What Stephen Spotswood has done is taken several characters of Greek myth into the 21st Century which allows him as a white author to talk about police corruption and brutality in the context of racism. While the outstanding actors chosen for this play are African Americans and Billie Krishawn opens the play by singing a blues song a cappella, these roles could be played by actors of any ethnicity since the words they speak do not indicate Black slang. The character who is "other" is the unseen cousin Minnie who dies in a shootout with the police. Minnie has told Andromeda that she would murder for Andromeda's parents but burn the world to cinders for her. Andromeda reveals that she and Minnie were planning to run away together to escape Andromeda's murderous father. Is Spotswood suggesting that these cousins had a same sex relationship? Does it matter? Perhaps only in the context of those who are categorized as other and different from everyone else. As Andromeda comes clean, detailing where all the bodies are buried, she finds out that Detective Percy has been complicit in her father's crimes. Suddenly the table turns and they trade places as she exonerates herself from crime and he digs his metaphoric grave. In this way, Spotswood offers a feminist restructuring of Andromeda's story.

The play is done on a bare stage set with table and two chairs. Sound effects include the sound of the sea against the shore and fire crackling. The compelling theater magic is created entirely by the actors. Bravo to Krishawn and Hunter.

"Death Tonight," a poem by Jazra Khaleed as translated by Peter Constantine, provides a modern-day landscape of horror with its machine guns, checkpoints, and Apache [helicopter] searchlights that complements Andromeda Jackson's mass graves of those murdered by her family. Andromeda is the child sacrificed by her parents as the warring power brokers--her family and the police--struggle for control.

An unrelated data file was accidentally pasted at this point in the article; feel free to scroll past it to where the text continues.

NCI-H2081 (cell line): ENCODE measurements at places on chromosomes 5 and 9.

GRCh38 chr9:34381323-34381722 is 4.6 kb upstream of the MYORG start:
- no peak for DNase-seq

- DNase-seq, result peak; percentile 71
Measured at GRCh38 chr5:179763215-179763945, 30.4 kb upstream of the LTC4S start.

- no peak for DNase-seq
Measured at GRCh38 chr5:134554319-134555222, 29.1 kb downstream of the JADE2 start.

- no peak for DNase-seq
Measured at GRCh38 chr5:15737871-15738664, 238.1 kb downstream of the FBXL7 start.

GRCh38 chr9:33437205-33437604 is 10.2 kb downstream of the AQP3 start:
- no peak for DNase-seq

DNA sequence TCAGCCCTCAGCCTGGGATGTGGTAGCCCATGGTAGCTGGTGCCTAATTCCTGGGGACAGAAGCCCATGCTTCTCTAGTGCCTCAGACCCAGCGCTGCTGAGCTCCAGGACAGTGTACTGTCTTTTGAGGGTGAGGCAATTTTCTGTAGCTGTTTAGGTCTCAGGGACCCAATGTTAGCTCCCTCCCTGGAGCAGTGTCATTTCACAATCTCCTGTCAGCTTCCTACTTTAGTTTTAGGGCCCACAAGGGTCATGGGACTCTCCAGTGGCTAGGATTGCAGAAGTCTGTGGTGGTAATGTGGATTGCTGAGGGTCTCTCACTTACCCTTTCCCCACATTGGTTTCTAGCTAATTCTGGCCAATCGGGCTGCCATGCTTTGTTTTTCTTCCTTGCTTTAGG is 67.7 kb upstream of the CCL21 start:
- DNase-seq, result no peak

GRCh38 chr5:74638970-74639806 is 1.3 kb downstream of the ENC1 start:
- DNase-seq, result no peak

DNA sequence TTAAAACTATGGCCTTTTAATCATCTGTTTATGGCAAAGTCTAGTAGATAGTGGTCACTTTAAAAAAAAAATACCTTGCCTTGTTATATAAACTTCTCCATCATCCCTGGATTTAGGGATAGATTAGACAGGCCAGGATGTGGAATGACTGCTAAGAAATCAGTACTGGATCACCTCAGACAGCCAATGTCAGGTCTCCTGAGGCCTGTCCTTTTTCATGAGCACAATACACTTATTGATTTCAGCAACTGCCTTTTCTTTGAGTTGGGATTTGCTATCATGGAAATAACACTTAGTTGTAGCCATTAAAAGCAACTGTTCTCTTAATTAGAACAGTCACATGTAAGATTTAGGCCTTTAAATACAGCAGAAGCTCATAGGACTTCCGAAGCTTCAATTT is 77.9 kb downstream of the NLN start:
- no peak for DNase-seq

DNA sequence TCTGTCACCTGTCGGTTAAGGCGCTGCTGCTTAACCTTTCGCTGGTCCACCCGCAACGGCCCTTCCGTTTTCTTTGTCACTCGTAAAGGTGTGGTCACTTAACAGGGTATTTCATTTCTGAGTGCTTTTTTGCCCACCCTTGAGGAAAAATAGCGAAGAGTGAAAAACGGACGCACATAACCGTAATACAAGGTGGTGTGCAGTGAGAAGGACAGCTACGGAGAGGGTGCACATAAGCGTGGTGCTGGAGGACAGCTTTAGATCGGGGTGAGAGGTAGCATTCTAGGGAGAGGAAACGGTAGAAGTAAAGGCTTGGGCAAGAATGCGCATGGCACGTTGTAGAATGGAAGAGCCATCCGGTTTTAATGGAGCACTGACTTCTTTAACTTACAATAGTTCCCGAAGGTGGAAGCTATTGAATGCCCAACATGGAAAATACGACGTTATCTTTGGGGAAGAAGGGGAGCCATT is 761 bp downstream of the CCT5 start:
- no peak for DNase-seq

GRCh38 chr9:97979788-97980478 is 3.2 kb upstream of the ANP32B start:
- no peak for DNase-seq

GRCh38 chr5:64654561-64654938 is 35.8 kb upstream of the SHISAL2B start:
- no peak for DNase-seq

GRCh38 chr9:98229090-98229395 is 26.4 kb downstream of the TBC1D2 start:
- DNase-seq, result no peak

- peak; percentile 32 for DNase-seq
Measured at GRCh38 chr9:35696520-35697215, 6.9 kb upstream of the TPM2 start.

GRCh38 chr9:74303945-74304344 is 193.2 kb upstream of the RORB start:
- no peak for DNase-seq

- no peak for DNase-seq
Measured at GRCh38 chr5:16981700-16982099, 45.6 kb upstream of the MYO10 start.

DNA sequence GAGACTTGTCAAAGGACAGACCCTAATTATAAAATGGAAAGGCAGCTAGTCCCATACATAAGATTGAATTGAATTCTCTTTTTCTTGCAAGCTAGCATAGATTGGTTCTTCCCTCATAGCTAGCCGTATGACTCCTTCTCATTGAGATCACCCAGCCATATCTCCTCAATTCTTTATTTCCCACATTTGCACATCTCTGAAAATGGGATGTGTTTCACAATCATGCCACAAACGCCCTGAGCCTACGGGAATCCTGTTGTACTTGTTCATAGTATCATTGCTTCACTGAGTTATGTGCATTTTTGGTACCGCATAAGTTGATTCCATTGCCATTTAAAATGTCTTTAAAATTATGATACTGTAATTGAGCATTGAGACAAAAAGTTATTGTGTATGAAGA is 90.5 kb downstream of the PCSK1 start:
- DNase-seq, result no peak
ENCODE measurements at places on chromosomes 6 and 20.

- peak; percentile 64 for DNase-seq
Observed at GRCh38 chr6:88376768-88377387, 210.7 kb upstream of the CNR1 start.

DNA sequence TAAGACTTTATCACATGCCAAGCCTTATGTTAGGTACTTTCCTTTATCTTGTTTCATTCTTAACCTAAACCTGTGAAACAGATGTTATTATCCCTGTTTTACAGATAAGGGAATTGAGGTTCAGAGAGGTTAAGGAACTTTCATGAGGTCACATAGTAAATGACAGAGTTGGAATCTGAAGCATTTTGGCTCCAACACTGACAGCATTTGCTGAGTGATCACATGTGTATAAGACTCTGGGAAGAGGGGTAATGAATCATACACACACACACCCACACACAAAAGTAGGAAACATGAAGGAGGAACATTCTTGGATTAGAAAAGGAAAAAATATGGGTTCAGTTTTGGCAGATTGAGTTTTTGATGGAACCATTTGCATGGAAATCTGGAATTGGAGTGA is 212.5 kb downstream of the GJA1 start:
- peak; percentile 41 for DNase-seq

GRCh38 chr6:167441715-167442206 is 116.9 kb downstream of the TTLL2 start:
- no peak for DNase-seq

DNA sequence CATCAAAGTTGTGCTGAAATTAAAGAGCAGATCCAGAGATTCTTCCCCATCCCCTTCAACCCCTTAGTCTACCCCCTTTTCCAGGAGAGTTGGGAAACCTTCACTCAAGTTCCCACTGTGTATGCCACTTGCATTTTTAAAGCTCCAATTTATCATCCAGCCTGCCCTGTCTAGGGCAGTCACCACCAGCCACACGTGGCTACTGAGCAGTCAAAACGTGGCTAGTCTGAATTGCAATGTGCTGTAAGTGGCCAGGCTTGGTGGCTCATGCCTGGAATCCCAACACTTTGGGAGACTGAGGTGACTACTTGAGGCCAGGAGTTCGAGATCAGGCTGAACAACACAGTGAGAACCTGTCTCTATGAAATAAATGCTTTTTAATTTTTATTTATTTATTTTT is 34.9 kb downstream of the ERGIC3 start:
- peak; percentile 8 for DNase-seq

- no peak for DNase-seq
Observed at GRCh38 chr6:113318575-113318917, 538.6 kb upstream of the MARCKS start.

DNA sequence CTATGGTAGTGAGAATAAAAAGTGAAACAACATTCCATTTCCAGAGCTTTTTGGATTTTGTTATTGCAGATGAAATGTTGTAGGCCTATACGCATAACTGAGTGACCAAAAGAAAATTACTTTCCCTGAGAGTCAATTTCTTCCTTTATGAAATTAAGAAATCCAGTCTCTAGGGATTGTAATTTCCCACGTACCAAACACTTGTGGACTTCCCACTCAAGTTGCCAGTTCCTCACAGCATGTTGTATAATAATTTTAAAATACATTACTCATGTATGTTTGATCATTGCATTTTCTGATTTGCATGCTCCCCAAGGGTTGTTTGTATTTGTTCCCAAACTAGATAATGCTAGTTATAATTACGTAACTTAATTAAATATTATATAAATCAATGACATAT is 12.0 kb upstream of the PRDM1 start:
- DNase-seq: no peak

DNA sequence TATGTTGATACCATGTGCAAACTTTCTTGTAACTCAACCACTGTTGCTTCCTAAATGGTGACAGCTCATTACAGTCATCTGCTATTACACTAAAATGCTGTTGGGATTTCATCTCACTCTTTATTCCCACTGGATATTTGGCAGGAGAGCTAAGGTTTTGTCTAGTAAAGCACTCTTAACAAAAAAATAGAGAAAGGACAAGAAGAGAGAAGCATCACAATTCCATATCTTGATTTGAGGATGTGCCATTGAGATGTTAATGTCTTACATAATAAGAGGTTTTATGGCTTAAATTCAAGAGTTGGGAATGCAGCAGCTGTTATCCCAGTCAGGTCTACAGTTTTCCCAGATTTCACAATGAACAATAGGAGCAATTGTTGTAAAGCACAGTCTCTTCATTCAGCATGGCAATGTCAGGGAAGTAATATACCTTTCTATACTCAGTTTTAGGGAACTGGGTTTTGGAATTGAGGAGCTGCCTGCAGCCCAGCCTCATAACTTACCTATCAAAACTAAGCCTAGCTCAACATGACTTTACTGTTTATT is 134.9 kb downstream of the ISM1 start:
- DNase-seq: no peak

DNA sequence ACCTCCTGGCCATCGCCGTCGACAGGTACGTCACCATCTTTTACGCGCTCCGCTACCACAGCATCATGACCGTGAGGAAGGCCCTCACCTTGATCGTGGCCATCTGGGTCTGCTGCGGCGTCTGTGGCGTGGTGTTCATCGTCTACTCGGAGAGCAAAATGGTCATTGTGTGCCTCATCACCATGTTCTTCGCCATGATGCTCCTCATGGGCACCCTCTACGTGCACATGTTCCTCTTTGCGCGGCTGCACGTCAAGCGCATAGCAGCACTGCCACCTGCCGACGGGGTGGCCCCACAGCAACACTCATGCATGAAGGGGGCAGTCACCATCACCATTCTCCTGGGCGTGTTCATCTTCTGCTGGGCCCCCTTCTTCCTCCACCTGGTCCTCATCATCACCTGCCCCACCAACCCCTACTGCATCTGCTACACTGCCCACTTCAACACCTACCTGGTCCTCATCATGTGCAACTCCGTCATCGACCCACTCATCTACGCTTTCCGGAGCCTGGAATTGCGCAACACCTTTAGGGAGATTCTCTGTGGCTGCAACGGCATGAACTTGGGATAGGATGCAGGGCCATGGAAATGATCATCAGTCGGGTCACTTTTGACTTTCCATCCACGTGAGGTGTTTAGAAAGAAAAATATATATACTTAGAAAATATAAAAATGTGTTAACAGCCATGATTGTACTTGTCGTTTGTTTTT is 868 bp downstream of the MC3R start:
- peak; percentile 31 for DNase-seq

Tonight death will turn widower
Machine guns still lusting in heat
Soldiers return to their countries
No longer to shoot
No longer to rape
Death sticks to their fingers like resin
Their deaths
The days stop at a checkpoint
The days are Muslim mothers
They don't have papers, they are deported
Tonight death will turn widower
I saw peace pluck her eyebrows
Just before she stepped on stage
Chewing popcorn
The masses on the square
Applaud the bombing of innocents
Murders of immigrants
The victory of civilization
The triumph of democracy
A first-world strip show
Tonight death will turn widower
Shrieks of dishonored women deafen my ears
Cluster bombs burrow into my stomach
I rule the moon
I assign all ebb and flow
The cops try to imprison gravity
Yet another undeclared war
The children's eyes shine black in the Apache's searchlights
Filled with ashes
Filled with hatred
Oblivion is selling one more genocide on eBay
Tomorrow is already a word without future
Death tonight

by Jazra Khaleed as translated by Peter Constantine
from Austerity Measures: The New Greek Poetry
(first publication in Modern Poetry in Translation (UK, 2009))


Post a comment

Use this form to place a comment to a post in the blog. You must include a valid email address for spam protection. Please see our Privacy Policy for details on how your private information is used and protected. Your comment will be posted as soon as it is reviewed by the blog editor.


This page contains a single entry from the blog posted on July 8, 2018 11:08 AM.

The previous post in this blog was Bernstein's Candide--Seeing Past the Candy-coated Best of All Possible Worlds.

The next post in this blog is On the Road of Greek Theater.

Many more can be found on the main index page or by looking through the archives.